As John Bogle, Founder and former CEO of Vanguard puts it, ‘Successful Investing is all about common sense.’ ‘Simple arithmetic suggests, and history confirms, that the winning strategy is to own all of the nation’s publicly held businesses at very low cost.’

“So what does a Financial Adviser do, then?”

A truly great Adviser should assist you to build a capital base that produces enough income to enjoy the lifestyle you want to live in the future; all whilst juggling your short term goals such as building a family, educating said loved ones, paying for travel to give your family great experiences along the way, covering contingencies (in case life doesn’t go as planned) and allowing you work-life balance – so you can enjoy the spoils of your hard work.

Indeed, there are many roles an Adviser should play in your life; including educating you to make sound decisions with money, reassuring you during tough times, giving you recognition for your efforts and achievements, providing you with peace of mind, and offering a sounding board to bounce ideas off.

My favourite description is ‘an unreasonable friend’. As a coach and a friend, your Adviser will be someone in your life who gets behind you and can give you a nudge beyond the normal limits you have set for yourself in order to help you reach for something greater. Someone who will not simply tell you what you want to hear, but rather what you need to hear, and always put your interests in front of theirs. It sounds simple, but that is often very difficult to find.

To book an appointment with an Income Solutions Adviser, visit our website now!

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DAVID RAMSAY’S END OF YEAR COMMENT

As the year comDavid EoYes to an end, you will see in the media the so-called financial experts trying to predict what the share market will return in 2016.

Personally, I never make short term predictions about the share market; but if I did it would similar to Nick Murray’s prediction for the US market for 2016. Many people say if the US sneezes we get a cold, however I hope we get what Murray predicts the US will receive in 2016:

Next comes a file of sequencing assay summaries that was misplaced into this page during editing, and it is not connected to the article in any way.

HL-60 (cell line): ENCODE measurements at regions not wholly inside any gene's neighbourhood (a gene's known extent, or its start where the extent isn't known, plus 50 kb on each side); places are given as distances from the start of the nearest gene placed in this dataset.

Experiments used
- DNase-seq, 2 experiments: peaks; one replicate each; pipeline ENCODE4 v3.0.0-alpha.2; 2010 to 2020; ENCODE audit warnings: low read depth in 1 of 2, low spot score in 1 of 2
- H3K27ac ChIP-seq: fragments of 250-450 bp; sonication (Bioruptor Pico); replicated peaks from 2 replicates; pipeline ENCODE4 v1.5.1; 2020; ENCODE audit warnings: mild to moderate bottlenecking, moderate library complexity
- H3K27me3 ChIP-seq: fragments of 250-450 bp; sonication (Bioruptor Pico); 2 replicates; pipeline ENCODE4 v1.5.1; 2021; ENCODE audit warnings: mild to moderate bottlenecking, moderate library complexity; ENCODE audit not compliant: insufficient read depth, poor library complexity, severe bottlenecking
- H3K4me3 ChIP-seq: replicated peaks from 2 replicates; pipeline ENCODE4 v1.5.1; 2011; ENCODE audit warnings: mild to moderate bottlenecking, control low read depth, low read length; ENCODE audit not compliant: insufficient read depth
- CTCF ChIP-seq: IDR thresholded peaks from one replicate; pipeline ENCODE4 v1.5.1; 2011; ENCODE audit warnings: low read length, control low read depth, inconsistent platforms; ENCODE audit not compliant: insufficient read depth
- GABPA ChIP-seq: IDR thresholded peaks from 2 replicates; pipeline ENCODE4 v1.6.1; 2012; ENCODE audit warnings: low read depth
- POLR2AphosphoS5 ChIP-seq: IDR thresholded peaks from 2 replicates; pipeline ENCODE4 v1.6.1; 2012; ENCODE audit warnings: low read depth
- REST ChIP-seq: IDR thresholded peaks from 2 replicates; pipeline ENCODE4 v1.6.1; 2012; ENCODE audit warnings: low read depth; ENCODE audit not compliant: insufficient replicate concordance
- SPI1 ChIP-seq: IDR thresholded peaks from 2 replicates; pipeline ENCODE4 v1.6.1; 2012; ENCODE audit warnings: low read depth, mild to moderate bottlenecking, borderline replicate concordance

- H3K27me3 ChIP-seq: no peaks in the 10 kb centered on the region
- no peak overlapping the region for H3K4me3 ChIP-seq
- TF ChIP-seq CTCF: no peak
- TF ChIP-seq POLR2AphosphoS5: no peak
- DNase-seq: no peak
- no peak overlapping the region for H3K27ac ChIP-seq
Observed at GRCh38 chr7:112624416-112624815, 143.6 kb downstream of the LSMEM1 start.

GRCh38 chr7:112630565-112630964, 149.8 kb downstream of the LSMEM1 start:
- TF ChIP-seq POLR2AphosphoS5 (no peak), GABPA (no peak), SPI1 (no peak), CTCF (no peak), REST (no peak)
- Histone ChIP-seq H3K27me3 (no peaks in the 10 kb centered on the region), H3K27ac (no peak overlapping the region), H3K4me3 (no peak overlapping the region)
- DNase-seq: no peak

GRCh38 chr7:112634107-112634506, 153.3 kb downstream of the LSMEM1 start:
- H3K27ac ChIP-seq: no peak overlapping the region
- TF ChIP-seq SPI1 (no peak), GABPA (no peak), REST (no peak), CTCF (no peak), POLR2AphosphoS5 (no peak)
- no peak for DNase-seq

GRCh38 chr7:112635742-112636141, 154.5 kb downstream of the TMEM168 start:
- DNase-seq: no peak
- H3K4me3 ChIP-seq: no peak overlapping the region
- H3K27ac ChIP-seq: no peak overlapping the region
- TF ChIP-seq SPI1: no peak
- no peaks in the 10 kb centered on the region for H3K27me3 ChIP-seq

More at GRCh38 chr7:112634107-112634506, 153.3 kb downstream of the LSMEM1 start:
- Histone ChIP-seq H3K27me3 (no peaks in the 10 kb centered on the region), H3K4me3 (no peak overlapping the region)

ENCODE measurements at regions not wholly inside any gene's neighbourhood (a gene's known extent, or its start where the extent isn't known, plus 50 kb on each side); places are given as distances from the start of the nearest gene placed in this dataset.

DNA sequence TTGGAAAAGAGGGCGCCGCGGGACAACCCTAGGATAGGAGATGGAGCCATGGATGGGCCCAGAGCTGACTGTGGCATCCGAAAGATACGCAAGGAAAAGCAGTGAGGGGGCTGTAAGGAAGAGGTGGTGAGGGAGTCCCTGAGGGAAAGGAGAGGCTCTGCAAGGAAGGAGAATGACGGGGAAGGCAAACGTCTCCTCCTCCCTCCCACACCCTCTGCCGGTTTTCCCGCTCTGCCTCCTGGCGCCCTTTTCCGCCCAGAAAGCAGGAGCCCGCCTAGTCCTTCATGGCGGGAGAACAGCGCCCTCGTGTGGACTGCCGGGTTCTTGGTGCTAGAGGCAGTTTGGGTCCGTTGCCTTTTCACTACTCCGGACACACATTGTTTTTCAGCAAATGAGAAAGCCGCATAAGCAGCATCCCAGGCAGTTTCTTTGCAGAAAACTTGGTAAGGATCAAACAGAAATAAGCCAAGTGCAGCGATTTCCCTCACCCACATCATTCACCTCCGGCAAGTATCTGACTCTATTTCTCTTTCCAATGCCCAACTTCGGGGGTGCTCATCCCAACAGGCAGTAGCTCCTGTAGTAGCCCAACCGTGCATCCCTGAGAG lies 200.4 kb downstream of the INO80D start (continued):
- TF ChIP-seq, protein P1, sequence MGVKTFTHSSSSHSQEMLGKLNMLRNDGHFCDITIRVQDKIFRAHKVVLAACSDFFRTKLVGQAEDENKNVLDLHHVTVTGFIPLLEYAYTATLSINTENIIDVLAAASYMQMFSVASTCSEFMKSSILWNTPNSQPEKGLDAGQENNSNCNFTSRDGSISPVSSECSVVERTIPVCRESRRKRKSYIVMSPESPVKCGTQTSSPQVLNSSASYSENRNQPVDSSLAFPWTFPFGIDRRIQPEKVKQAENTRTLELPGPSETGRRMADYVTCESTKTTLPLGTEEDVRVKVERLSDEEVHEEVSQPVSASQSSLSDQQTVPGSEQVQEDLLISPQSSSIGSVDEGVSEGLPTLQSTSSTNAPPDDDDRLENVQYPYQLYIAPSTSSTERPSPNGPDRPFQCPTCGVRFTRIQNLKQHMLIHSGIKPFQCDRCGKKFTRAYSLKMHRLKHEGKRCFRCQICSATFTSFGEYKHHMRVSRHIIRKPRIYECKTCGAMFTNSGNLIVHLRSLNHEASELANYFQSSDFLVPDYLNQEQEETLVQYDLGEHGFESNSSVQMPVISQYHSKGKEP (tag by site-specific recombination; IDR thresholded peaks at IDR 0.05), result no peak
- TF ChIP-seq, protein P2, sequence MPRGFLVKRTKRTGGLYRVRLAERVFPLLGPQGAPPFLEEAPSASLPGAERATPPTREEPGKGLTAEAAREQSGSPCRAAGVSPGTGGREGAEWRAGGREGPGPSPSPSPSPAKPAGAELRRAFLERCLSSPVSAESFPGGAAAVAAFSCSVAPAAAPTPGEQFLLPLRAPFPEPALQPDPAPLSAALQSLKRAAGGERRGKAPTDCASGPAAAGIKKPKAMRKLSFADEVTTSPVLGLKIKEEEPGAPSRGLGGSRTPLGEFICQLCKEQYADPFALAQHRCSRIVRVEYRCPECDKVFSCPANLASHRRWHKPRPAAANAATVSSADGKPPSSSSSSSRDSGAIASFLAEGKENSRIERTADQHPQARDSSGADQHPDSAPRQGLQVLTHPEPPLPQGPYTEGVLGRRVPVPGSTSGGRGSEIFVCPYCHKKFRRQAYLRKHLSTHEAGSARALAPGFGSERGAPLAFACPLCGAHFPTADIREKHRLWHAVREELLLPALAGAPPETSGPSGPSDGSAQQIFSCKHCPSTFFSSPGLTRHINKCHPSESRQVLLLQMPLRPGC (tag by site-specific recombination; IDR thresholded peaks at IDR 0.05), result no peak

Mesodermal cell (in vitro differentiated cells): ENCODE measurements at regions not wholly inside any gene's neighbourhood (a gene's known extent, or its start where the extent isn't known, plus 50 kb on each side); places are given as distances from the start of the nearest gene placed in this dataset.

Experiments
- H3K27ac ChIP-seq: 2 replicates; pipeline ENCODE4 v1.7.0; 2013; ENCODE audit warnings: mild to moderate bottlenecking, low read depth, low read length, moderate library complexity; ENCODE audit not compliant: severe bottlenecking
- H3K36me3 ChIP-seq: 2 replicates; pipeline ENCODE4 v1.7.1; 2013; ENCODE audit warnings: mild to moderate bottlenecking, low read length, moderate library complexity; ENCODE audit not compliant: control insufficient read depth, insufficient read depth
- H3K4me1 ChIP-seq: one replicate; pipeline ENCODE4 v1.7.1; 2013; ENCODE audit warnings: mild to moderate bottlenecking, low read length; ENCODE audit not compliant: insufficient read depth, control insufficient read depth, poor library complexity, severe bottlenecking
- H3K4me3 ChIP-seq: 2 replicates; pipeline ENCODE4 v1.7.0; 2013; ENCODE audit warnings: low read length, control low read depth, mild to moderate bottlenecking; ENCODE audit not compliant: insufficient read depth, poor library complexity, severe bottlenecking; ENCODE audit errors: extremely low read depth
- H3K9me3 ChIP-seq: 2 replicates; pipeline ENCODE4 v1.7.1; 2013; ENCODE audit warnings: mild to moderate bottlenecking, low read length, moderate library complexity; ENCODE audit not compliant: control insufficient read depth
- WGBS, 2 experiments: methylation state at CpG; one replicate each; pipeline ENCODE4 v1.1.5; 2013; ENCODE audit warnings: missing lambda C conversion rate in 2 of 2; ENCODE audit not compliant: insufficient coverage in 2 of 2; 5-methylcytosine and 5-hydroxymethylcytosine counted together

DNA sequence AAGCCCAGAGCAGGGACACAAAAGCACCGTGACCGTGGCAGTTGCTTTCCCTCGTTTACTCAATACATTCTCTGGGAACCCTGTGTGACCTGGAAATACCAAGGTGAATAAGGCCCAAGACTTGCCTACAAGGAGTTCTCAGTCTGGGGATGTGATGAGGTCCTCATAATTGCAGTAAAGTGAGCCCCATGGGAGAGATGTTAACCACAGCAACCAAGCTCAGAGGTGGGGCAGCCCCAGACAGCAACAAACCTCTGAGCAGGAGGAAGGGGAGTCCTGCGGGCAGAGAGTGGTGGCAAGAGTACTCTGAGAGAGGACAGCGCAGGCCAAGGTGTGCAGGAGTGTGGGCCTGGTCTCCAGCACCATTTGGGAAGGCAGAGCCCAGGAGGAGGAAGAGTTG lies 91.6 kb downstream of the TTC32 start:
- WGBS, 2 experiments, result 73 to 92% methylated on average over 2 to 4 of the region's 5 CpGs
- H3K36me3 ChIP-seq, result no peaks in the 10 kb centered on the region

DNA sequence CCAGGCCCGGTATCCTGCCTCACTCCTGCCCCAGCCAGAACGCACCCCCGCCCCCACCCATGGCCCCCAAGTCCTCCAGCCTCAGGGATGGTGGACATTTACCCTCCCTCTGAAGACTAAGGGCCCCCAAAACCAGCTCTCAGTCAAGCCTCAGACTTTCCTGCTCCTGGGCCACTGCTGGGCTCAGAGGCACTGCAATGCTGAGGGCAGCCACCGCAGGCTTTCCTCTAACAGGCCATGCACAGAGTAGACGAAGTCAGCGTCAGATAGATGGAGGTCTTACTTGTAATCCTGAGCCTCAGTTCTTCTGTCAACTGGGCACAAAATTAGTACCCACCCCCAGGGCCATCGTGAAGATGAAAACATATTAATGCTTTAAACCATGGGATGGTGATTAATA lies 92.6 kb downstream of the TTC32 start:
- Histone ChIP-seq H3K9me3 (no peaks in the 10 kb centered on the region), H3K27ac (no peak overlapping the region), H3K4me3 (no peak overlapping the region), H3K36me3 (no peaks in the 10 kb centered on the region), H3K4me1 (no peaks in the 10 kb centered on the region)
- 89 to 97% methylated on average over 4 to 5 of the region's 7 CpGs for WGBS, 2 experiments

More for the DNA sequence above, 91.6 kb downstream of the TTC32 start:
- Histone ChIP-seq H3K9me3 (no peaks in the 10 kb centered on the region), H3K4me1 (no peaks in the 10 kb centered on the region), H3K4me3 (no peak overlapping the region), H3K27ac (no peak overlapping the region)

“We’re simply observing that five hundred large profit-seeking companies, managed by experienced professionals, are currently planning to commit very large cash sums to strategies which might, if successful, result in both direct and indirect benefits to the patient, diversified, long-term investor”. Nick Murray, Client’s Corner, Dec 2015.

To find out more, I urge you to visit Nick Murray’s website and subscribe to his Newsletter Client’s Corner. The article is entitled How Companies Are Planning To Reward Shareholders In 2016. I also recommend, if you have not already done so – that you attend our free information evening Common Sense Investing. We have dates scheduled for January, however if you are still enjoying your holidays, our 2016 dates and can be viewed here.

Merry Christmas and Happy New Year to all.

David Ramsay, CEO and Founder

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RETHINKING YOUR DECISIONS

Copy of Copy of Copy of Copy of JulyAs part of my current study I was required to research and analyse the Charter Hall Group. I am inclined to share some of my findings with you.

Charter Hall Group (CHG), is a property funds manager which, was founded in 1991. The group employs specialist intellectual property and advanced intellectual knowledge to manage property assets across retail, office, residential and industrial properties. These assets can be held in either unlisted, or listed property trust.

The Charter Hall Group’s intellectual property includes investment management, asset management, property management, transaction services, development services, and treasury, finance, and legal and custodian services as outlined in the Charter Hall Group Annual Report 2015. Consequently, Charter Hall consider themselves to be the upmost experts in property.

On the 16th of June 2006, the Charter Hall Group floated on the ASX, closing at $4.97.

On the 14th of December 2015, the Charter Hall Group closing price was $4.33. This demonstrates a loss of over 12%, in 9.5 years.

I ask you, taking into consideration the information I have just shared with you.